After discussions with distributors of several types of linear actuators, it was determined that Mirai Intertech produced actuators that would be capable of all these requirements. The SCN5-150 Dyadic actuators have a total linear range of 150 mm with a variable speed of between 0.1 mm/sec to 200 mm/sec and repeatability of ~0.01 mm. This large variance in speed would allow for fast movement but also for precise and gentle lifting of the top head assembly. Additionally, each actuator is individually capable of producing thrust of 10.2 kgf, and thus three such devices would be more than capable of lifting the weight of the top head and mount with little trouble. A large weight tolerance also allows for a future iteration of the dual-head system to integrate additional functionality on the top head mount with little consequence to coarse motion accuracy.
In addition to their physical operating characteristics, each actuator contains a built-in motor controller, eliminating the need for additional hardware. This would meet the customer's requirement for minimal equipment, but unfortunately the controllers operate on the RS-485 protocol. While this is a well known and widely implemented protocol, it was not employed by the current Lightgage system. Fortunately, Tropel had used RS-485 on previous products and was able to supply a USB-to-RS-485 converter. This converter was able to conveniently and seamlessly allow all three actuators to require only a single USB connection. In addition to saving space, this single USB connection could be integrated into the existing Lightgage system control box.
A final specification which the Dyadic actuators were able to fulfill was the need for an emergency shutoff. The built-in controller provided just such functionality: a constant 24 VDC is required to be supplied to an ILK line. If this voltage is removed, the actuators are programmed to perform a maximum deceleration and cancel all movement. This action can also be executed on all three actuators simultaneously. A Keyence optical sensor is used to control this kill switch. This connection draws a maximum of 4 mA, and thus is negligible when compared to the power draw of the actuators themselves.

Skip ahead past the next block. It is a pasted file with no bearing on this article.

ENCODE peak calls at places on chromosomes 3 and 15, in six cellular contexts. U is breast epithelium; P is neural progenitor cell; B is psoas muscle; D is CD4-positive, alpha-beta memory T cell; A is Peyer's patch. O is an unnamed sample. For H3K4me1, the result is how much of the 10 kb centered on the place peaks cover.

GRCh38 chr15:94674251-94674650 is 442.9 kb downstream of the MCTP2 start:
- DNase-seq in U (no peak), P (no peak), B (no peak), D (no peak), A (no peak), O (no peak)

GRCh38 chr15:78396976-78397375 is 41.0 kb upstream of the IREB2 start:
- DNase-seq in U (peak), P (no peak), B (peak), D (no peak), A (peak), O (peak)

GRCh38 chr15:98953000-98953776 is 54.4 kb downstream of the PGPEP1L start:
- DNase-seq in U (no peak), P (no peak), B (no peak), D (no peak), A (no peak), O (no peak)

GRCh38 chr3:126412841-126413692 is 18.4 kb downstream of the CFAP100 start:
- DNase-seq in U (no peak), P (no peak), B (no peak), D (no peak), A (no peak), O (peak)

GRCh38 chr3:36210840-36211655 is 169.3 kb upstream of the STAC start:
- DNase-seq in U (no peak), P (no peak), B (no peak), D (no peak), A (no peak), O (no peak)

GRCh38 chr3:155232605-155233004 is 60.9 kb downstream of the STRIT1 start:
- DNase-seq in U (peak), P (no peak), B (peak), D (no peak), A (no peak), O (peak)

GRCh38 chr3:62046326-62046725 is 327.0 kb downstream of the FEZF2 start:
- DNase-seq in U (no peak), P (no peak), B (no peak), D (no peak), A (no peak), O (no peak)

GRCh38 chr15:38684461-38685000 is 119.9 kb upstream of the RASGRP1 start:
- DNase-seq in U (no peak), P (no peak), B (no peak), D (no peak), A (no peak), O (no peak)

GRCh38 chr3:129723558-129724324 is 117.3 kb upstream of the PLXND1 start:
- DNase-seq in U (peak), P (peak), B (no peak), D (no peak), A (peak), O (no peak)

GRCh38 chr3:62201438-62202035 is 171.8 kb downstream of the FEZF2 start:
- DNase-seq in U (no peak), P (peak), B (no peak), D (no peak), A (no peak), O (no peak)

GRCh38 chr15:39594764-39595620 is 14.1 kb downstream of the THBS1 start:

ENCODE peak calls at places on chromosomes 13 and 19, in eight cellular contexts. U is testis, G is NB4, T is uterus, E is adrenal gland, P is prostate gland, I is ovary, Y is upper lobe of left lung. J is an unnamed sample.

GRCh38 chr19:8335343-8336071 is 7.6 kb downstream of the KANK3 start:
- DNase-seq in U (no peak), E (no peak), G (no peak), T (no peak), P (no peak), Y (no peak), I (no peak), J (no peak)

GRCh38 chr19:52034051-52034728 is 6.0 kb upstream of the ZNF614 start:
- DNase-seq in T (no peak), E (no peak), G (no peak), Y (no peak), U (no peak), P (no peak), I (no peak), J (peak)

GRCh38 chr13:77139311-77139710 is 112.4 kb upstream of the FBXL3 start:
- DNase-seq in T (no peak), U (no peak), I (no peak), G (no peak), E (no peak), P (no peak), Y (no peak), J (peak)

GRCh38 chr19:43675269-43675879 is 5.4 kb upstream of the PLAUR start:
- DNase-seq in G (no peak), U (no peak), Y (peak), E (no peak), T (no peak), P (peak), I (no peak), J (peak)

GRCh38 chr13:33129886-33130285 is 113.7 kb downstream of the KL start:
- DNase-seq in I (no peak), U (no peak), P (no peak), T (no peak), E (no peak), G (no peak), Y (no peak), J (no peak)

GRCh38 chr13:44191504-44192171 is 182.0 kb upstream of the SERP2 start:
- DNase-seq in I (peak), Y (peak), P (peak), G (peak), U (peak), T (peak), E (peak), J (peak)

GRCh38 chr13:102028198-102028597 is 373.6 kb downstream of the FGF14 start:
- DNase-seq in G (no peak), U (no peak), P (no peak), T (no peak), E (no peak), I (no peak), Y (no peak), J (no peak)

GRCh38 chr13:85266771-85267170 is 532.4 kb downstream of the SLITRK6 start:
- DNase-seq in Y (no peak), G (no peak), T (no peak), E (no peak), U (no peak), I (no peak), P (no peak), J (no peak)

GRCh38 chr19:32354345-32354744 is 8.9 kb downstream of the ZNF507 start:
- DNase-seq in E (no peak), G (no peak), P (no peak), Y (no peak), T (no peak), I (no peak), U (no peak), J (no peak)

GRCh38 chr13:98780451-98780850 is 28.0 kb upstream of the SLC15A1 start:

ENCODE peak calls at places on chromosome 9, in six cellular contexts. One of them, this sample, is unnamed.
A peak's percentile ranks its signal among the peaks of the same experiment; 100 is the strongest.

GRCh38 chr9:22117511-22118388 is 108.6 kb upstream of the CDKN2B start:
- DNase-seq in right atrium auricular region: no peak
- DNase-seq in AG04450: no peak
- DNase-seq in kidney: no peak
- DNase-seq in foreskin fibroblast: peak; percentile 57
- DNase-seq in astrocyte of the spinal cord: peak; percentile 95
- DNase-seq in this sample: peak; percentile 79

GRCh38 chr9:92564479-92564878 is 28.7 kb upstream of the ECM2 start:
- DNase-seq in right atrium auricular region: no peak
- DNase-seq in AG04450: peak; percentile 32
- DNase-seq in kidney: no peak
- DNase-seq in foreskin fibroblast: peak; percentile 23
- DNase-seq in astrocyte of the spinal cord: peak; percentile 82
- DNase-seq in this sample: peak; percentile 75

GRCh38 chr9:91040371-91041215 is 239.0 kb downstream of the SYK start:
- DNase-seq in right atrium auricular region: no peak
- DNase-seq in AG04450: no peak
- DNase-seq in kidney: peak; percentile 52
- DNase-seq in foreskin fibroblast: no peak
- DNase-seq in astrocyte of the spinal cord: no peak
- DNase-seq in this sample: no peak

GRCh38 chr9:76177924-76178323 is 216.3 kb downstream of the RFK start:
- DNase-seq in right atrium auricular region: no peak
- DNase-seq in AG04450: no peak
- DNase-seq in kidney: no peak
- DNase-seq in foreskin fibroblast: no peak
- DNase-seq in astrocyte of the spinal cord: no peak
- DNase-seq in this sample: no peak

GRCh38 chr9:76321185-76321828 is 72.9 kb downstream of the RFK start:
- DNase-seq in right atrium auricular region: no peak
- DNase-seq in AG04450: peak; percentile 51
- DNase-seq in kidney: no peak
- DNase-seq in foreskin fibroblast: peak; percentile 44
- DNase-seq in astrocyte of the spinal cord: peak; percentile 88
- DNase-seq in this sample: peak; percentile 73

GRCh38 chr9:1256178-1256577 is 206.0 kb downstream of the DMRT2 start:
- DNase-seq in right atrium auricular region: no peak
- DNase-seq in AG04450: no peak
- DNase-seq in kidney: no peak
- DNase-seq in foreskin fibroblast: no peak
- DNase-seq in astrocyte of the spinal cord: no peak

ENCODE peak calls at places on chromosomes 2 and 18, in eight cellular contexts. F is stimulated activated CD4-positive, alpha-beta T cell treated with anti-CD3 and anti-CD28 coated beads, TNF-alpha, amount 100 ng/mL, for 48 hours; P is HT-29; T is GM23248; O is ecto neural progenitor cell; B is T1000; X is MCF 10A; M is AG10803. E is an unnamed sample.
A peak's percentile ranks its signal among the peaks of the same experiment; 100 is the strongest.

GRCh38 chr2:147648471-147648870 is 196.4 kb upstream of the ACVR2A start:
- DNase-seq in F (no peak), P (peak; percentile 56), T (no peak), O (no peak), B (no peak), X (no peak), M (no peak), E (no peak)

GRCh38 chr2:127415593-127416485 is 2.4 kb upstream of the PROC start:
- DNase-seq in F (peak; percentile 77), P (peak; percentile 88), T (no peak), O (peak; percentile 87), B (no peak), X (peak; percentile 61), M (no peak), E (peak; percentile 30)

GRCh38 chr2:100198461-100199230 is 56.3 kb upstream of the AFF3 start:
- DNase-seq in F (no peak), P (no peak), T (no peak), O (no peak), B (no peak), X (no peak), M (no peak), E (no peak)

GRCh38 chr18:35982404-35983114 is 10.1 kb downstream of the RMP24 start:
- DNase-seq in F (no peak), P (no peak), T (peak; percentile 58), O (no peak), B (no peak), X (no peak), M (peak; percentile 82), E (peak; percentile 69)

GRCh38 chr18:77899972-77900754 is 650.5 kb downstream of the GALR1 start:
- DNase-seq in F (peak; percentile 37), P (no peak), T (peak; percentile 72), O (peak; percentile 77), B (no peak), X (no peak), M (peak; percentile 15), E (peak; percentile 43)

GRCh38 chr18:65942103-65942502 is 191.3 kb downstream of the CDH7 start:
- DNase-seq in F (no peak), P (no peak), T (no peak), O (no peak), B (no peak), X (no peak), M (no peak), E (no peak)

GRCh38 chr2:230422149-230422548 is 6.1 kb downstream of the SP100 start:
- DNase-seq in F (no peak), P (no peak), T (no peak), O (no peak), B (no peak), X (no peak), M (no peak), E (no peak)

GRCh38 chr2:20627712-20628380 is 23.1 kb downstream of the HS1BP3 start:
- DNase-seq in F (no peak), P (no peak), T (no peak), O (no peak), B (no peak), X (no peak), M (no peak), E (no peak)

For power, the Dyadic actuators use a constant 24VDC and a ground. Each has a maximum current draw of 1.5 amps, for a total maximum power draw of 108 watts. Additionally, the RS-485 communications bus required a constant 5 VDC supply with minimal current draw. To satisfy this power consumption, Tropel was able to provide the design team with a 24VDC power supply with a maximum current of 10 amps. This power supply simply plugs into the wall, and is more than capable of providing the 4.5 amps for the actuators in addition to any power required by the communication systems and the Keyence optical sensor.
To provide the necessary 5VDC to the RS-485 communications bus, a simple resistive voltage divider was used. Since this connection would be drawing almost no power, resistor values were chosen to keep the overall current flow through this connection to a minimum.
CodingTo control the Dyadic actuators through a software interface, pre-written code was supplied by Mirai Intertech. This code was simply a collection of methods which allowed functionality of the motors to be controlled in a programming environment. Languages provided for were C, C++, and Visual Basic. Tropel's TMS software package is written in C++, so the supplied code proved to be an ideal solution. The pre-written methods were assimilated into the TMS software so that the Dyadic actuators could be controlled in a manner similar to any other motor used by Tropel. Furthermore, the speed of execution of this code allowed for all three actuators to move repeatedly in a synchronous fashion. Failure to do this could possibly have disastrous consequences.
The basic functionality implemented by the TMS software includes the ability to set the actuators to move at one of three preset speeds, move to a relative position, move to an absolute position, turn the servos on/off, home the actuators, and finally to receive feedback from the controller. The actuator controllers are able to report their absolute position, on/off status, whether motion is in progress or completed, and a variety of error codes which could be implemented by the TMS software to respond accordingly. These error codes include the deactivation of the ILK line, indicating that the emergency shutoff has occurred. All of this functionality is used to write scripts in the TMS software, which are in turn used to control the timing and motion of the actuators.